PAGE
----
I only want to work with actors who I find compelling and interesting and who I want to watch, who I find capable of giving a wide range of emotions, like breaking my heart and making me laugh my ass of. And you can also take a great actor and horribly miscast them. For me, there’s an energy that you want for each performance and there’s something slightly surprising, like with “Smashed,” with Mary [Elizabeth Winstead], she’s an action star, or had been. She played the Kurt Russell role, she’s a badass, and it was really important to me that that character not feel like a victim or someone that’s been damaged or attacked or there’s this vaguely misogynistic approach to punish a woman, because she’s the quote end quote addict, which is a trope and I think the world is sick of. I wanted to show someone who is strong, who was fucked up. I mean everyone’s fucked up, but that when she gets knocked down, you’ll feel that she’ll get back up, and who is strange and funny, and Mary brought that energy to it.

Shailene and Miles are just wildly compelling and brilliant. And Shailene, like, in “The Descendants” she’s really great and it reminds me of, you know, you’re looking at a young Debra Winger or Sissy Spacek or something. That performance was almost bratty and obnoxious at first glance, but then she breaks your heart. It’s just unbelievable, there’s no vanity, it’s fiercely intelligent, it’s playing to the highest intelligence of the audience, it’s really grounded, it doesn’t always feel like she’s even acting, she’s just being in that classic way. Miles is the same way. So, they were the only people that I could honestly imagine playing the roles. I think every young actor out there at some point read for this part, but I really loved them.

When their characters fell for one another onscreen in “Spectacular,” I had the sensation of watching two people really fall in love. How do you go about achieving that remarkable sense of intimacy?

Spend tons of time on casting the right people, and cast them not just because they look and feel like what you think the character should feel like, but hopefully when you meet the right  person, they’ll obliterate your preconceived notion of who that character is.

But really, I think the biggest thing is to surround yourself with brilliant artists. Don’t put a production designer, or casting director, or cinematographer, or actor on the film just to get them to execute your wishes. You want people who are smarter, people who have better imaginations than you, and who will challenge everything that you think to make it better.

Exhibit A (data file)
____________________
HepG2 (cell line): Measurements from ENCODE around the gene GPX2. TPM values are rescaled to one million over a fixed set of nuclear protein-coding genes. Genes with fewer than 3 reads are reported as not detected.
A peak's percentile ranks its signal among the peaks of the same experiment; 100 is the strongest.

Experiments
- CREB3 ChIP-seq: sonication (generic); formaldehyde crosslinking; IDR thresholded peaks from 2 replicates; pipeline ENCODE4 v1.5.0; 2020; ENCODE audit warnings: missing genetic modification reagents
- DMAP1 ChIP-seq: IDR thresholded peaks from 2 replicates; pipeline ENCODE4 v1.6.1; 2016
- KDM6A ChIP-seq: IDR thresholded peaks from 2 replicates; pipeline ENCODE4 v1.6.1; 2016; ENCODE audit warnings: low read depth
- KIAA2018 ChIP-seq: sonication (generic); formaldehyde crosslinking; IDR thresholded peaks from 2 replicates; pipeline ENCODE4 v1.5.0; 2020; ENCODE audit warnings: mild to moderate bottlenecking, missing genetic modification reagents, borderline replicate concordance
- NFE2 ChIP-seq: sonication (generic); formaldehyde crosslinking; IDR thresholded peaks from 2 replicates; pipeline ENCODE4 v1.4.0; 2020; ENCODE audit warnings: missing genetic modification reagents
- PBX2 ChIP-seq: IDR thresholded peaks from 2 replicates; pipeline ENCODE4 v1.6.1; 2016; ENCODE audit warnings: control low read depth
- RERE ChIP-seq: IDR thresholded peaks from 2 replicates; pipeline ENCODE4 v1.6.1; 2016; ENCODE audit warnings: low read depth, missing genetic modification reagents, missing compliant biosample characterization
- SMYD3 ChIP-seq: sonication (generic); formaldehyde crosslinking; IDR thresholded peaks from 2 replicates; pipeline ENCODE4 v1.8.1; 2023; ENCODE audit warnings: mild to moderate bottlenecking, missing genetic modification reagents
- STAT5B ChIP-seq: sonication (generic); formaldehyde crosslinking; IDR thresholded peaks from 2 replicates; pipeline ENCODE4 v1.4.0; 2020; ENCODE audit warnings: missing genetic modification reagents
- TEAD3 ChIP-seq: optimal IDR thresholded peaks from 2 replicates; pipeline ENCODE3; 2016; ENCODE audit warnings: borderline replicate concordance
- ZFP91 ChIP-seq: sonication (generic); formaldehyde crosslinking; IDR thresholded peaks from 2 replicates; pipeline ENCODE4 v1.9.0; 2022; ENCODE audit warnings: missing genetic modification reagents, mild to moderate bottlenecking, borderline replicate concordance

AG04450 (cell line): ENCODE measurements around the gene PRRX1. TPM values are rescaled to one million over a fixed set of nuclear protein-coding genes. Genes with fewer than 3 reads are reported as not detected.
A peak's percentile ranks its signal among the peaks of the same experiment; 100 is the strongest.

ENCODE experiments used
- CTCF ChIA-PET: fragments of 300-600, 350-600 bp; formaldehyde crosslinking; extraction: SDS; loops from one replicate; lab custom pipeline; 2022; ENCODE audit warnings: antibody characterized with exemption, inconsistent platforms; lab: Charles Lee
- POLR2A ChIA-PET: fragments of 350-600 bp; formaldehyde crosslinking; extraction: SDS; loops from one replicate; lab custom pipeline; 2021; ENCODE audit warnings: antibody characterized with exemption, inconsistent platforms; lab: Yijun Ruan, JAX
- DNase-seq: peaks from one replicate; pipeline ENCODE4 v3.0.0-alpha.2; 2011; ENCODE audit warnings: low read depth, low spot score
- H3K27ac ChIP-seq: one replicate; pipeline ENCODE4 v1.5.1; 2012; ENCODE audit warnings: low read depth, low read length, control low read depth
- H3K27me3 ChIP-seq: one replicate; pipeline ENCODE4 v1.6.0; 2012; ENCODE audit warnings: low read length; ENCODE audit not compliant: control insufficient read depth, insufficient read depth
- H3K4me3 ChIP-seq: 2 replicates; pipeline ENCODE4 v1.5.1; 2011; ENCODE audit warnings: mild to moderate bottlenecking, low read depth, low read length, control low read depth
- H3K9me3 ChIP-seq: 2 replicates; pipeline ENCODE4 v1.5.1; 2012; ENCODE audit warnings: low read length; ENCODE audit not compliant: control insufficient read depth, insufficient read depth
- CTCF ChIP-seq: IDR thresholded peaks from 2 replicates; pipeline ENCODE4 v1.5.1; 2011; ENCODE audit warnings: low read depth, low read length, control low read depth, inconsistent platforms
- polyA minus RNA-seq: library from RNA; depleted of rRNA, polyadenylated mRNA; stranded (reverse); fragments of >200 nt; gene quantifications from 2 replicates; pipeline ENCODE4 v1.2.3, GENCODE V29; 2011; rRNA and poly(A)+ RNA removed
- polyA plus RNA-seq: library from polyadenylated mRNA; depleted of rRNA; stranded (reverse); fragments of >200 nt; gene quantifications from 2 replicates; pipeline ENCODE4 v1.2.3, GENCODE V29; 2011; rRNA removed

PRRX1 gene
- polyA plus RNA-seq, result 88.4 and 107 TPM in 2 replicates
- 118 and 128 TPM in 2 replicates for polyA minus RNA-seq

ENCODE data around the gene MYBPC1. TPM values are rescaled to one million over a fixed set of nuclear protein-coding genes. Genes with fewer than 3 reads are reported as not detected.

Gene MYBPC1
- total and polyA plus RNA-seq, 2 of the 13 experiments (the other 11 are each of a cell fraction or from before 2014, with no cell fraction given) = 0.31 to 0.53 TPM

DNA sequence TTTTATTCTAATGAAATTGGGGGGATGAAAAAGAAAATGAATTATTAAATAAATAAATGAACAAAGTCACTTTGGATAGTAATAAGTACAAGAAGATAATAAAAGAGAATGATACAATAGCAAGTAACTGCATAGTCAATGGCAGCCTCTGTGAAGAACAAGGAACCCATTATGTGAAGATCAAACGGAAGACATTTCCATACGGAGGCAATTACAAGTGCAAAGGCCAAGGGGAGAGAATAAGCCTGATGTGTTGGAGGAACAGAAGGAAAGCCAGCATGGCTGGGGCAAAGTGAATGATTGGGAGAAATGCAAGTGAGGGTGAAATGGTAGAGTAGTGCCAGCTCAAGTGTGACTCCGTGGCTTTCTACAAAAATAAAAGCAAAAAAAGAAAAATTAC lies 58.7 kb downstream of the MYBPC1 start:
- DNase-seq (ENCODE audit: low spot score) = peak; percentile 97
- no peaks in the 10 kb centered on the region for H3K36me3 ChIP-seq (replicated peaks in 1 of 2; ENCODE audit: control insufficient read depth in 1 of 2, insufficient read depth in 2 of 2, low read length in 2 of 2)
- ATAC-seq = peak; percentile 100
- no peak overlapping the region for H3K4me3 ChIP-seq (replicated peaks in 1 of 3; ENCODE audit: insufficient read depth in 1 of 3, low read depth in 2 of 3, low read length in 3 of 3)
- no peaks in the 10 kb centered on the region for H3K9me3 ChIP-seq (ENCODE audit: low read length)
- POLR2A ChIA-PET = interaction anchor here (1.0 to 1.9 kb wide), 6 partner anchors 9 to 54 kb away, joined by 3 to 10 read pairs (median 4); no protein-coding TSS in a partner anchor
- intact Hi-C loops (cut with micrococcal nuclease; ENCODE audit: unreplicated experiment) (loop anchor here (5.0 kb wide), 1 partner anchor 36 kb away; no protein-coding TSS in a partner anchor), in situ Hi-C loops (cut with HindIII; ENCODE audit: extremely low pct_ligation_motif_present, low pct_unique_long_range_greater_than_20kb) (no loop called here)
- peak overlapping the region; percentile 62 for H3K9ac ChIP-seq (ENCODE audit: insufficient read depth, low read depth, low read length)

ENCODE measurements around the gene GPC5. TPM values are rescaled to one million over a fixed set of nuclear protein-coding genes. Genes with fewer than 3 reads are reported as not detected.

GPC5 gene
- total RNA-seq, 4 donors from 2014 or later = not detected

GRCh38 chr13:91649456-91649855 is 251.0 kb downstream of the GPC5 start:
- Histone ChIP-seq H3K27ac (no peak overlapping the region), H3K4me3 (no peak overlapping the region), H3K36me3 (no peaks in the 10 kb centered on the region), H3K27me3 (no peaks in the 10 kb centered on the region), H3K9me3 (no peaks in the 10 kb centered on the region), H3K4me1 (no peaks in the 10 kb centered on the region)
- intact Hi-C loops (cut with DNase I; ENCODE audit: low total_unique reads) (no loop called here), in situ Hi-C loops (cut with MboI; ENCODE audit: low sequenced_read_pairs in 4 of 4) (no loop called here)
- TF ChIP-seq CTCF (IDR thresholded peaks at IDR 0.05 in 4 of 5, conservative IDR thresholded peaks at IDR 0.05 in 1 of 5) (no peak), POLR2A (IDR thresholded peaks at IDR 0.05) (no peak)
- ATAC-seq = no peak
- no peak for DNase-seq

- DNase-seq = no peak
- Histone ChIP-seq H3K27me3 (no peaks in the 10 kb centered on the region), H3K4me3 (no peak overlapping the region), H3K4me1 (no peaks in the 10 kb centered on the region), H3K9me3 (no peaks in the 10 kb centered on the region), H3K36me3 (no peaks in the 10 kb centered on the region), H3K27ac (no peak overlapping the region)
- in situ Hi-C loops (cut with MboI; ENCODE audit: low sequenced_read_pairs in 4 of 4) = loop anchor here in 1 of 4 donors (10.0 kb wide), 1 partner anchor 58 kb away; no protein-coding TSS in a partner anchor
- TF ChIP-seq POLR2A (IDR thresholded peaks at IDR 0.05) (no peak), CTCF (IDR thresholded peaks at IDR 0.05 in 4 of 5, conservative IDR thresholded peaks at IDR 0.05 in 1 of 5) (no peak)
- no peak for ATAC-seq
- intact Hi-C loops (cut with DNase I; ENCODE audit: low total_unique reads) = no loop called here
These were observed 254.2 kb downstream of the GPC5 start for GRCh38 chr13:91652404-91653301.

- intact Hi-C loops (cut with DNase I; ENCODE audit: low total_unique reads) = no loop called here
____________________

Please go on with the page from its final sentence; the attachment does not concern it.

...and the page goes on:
Think about The Beatles, the greatest rock band ever. There was a tension there, a real innate tension of really creatively demanding people who wouldn’t just say yes to each other. They said no quite a bit. With the actors, it was really like “We’re partners here. I’m not going to make you look like an asshole. If you look like an asshole, I look like an asshole. What’s honestly? What’s bullshit? How can we make it better?”

There was no stress. I mean, there’s the overall stress of this being a ticking clock, we don’t have enough time, this is a low-budget movie, but let’s just play in the time that we have. Let’s get spontaneous and natural.

Moving on to another project that you’re writing. I’m excited that you’re working on something different, but “Pippin” is a curious choice. Are you a fan of musicals?

The good ones.

Is this something you’ve always wanted to do?

I mean, I didn’t grow up as a musical theater guy. I grew up doing theater and I have an fierce aversion to bad musicals, I think there’s tons of bad musicals. But the good ones, you know, like “The Wizard of Oz” is a movie I can go back and watch over and over, and “Singin’ in the Rain,” “White Christmas,” I just love. I love Sondheim, I love Fosse, so when I discovered Dennis Potter’s “The Singing Detective” and “Pennies from Heaven,” I was like, “Holy fuck, this is amazing.” And even the “South Park” musical, I mean, it’s stuff that’s clever and that’s emotional and actually forwards [plot], I mean, it feels like these characters are singing because they don’t have another way to express themselves.

What’s that rule they always say? Good sci-fi or good horror, if you remove the supernatural element, the story should still work, and that’s why “Rosemary’s Baby” still works. Good musicals should be the same way. It shouldn’t just be a character singing a dumb pop song for the sake of it. In the case of “Pippin,” it’s brilliant and funny and irreverent and I think its approach to history and storytelling and coming of age is similar to “The Princess Bride” or “Monty Python and the Holy Grail.” It’s just really fun. I mean, I love genre storytelling.

Are you directing it? A director has yet to be announced.

This one I probably won’t direct, I’ll just write.

Does the genre scare you as a filmmaker?